Revolution #224, January 27, 2011

Letter to the Editors on:

"Revolution Is NOT a Tea Party"

"Revolution is NOT a Tea Party" in Revolution #211 was a very important and materialist contribution to understanding the current political landscape in the U.S. This article both explained in some depth the character of the growing fascist movement in this country, as well as unpacking the reality and motivation behind the way this fascist movement attempts to garb itself in the trappings and mythology of the American Revolution. Most importantly the article demonstrated why this fascist movement cannot be fought by appealing to the "true" character of the American Revolution, a revolution that itself could only lay the groundwork for a modern imperialist state.

In reviewing the history of the American Revolution, Revolution correctly explains that it was led by two exploiting classes, the slave owners and the mercantile and nascent manufacturing capitalists. But I believe that Revolution erred in describing the old order that was overthrown as "separate colonies ruled by a king" with social relations in which "one class ruled over another by virtue of their inherited position, supposedly ordained by god."

This description shows a tendency to believe that the American Revolution was the first bourgeois democratic revolution and tries to shoehorn actual events into the general pattern laid out by Engels in "Socialism: Utopian and Scientific" (although the quote from Engels used in the article is most correct and appropriate).

The first bourgeois democratic revolutions, in which rule of a king and feudal relations were overthrown, occurred in England and the Netherlands in the 1600s. Each of these was intertwined with the Protestant reformation and the Catholic counter-reformation, and in the Netherlands there was also a war of national liberation against Spain. But in both these countries, each with their own particularities, absolute monarchical rule was replaced by bourgeois democratic institutions, and the principal class in power became the mercantile capitalist class.

In England, this was a back and forth process lasting from 1642 to 1688. It began with a revolutionary civil war which led to the execution of the king and the proclamation of a "commonwealth." There followed a restoration of the monarchy. Then finally the king was forced to flee the country and a constitutional monarchy was established with the control of the state firmly in the hands of parliament and with a new monarchy playing an increasingly ceremonial role.

None of this followed a neat and clean pattern. The mercantile capitalists had the landed gentry as junior partners, the parliament retained the House of Lords, the voting franchise was severely restricted, and manorial rights continued in the countryside for some time. Acts of parliament in theory required the "assent" of the monarch, but the last British monarch to veto an act of parliament by denying assent was Queen Anne in 1708 (and this was done on the advice of her ministers, leaders of the parliament). Thus by the time of the American Revolution, England was a full-blown bourgeois state on the verge of the industrial revolution and neither England nor the colonies were ruled over by a king. Still, as one of the legitimizing forms of the English state, all the actions of the capitalist state continued to be proclaimed "in the name of the King."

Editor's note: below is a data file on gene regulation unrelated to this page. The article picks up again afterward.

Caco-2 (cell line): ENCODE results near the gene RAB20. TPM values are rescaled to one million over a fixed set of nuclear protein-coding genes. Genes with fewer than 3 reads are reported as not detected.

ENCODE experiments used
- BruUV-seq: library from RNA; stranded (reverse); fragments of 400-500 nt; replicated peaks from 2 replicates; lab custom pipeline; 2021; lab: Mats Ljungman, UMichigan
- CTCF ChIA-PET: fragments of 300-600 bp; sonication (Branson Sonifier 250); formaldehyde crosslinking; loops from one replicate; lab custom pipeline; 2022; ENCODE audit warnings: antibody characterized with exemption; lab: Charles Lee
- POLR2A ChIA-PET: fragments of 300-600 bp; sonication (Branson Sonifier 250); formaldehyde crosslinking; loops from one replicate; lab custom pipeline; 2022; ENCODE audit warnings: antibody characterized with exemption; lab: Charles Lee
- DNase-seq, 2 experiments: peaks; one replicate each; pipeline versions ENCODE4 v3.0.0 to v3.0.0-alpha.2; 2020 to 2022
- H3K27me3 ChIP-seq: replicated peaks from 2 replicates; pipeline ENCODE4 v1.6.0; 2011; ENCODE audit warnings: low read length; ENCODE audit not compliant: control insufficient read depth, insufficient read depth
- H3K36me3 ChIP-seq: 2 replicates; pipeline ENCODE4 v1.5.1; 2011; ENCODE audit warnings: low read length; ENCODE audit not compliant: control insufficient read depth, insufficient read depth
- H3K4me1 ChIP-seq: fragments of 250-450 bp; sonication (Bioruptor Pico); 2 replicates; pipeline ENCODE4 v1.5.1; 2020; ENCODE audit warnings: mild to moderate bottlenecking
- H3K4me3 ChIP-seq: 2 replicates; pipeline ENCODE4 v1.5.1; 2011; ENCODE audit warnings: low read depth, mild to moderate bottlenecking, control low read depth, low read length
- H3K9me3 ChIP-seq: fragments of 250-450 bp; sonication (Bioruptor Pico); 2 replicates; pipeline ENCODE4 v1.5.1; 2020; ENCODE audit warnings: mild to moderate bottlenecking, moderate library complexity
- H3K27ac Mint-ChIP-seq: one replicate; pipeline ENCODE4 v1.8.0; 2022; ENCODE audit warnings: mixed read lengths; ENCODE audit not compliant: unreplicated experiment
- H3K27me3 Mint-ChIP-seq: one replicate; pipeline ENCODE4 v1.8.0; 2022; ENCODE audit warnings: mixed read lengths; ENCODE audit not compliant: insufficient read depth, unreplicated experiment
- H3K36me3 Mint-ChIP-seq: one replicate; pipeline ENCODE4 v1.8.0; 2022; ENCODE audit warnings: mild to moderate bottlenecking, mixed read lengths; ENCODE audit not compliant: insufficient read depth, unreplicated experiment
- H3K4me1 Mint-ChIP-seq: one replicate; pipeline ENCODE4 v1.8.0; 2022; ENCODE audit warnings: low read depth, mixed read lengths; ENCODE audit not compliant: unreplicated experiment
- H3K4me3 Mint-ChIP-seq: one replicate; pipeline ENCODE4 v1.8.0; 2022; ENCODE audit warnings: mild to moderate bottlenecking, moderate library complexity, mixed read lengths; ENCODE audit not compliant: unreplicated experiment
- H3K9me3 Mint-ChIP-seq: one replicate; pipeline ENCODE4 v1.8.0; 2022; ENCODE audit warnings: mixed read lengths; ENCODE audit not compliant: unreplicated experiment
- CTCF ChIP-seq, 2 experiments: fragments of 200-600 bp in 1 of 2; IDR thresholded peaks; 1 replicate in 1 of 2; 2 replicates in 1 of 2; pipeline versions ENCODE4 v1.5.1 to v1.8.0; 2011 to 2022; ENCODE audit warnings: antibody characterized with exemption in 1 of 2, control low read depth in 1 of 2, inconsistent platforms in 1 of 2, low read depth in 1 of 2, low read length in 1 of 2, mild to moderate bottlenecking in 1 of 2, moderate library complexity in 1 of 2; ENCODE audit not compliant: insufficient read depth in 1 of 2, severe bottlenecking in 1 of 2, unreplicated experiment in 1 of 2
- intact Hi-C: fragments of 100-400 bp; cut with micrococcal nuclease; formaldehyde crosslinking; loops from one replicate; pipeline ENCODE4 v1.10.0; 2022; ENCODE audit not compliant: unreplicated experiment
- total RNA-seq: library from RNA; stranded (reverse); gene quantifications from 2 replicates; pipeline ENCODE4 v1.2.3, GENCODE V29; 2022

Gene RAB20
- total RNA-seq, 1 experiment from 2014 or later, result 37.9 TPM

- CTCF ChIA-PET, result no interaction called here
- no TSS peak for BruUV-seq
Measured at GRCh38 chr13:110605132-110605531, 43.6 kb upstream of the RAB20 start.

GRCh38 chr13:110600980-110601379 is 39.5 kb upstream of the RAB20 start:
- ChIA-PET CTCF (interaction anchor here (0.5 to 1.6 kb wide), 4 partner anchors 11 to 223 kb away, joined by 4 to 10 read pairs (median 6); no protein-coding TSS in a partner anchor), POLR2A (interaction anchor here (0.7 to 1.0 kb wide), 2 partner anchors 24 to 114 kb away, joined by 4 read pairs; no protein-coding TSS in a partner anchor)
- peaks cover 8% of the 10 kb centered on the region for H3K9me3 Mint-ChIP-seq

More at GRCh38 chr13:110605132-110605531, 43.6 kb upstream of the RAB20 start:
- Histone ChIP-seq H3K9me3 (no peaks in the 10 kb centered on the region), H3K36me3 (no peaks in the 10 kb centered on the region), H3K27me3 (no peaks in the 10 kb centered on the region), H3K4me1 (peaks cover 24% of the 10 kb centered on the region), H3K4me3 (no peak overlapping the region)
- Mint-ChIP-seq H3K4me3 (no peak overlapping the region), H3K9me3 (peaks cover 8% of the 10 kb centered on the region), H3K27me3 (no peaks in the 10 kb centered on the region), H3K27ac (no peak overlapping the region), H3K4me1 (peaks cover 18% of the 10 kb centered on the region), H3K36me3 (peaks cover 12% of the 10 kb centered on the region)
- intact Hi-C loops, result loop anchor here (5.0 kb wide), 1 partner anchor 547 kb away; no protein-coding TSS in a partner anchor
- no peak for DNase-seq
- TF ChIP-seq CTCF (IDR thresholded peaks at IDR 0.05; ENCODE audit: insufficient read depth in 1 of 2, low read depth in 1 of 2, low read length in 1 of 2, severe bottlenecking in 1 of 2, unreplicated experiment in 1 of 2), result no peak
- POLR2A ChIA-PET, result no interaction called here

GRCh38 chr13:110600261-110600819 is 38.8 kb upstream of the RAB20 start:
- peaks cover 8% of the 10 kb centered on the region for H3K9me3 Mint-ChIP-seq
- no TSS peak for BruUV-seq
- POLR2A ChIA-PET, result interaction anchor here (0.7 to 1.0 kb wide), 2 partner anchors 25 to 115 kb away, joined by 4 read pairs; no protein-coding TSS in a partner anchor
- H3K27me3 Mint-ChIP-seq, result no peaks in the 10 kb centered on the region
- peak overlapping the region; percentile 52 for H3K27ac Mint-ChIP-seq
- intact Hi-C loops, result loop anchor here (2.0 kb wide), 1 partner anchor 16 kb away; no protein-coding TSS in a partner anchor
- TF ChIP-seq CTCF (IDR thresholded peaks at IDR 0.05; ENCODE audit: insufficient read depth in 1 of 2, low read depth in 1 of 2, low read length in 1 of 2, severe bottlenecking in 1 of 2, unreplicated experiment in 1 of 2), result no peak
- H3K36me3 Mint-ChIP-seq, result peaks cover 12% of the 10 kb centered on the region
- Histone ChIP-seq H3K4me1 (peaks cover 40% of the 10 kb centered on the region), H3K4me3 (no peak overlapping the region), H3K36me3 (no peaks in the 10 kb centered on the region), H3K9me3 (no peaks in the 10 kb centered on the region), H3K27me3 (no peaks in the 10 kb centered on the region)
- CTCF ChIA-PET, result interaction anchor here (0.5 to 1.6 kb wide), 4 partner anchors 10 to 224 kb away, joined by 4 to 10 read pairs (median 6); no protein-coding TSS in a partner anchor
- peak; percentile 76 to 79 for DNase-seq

It was a tenet of mercantile capitalist theory that colonies existed for the purpose of enriching the mother country through trade, exploitation and outright plunder. Thus many of the American colonies were established as chartered corporations and most of British India was for many years ruled exclusively by the British East India Corporation. But by the time of the American Revolution, most of the original charters had given way to direct rule by an appointed English governor who ruled in the interests of the English capitalist class, albeit "in the name of the King." Also the American colonies, with three million inhabitants, had developed a considerable amount of home-rule through elected colonial legislatures. Most were bicameral, but without an hereditary upper house as in England. The only place that feudal manorial rights hung on was in the patroon system in the Hudson valley. Thus by the time of the American Revolution, the colonies were not ruled by a king nor did feudal relations characterize the colonies.

What did characterize the American Revolution was a burgeoning American mercantile capitalist class and chattel slavery producing products for an international capitalist market. But this capitalist class was denied any representation in the English parliament and eventually decided to strike out on its own together with large plantation owners of the South. Reading the documents of the time (for example, the Federalist Papers) gives an idea of how clearly the colonial ruling classes saw the potential for a new empire (a word they used) arising in North America and competing with Europe in the world.

At the same time, many of the intellectual and political representatives of the American capitalists were also deeply influenced by the ideology of the Enlightenment in Europe. As the Revolution article points out, "It was not the case that these original revolutionaries were tricksters or hypocrites. At least some actually believed that they were abolishing social divisions." But their vision—the establishment of the market-friendly conditions of equality before the law (for European-Americans only)—was an idealization of the needs of the capitalist mode of production that brought it into being. It was a vision that stands out today as truly paltry compared with the emancipating vision of communism which transcends the boundaries of bourgeois right.

A reader

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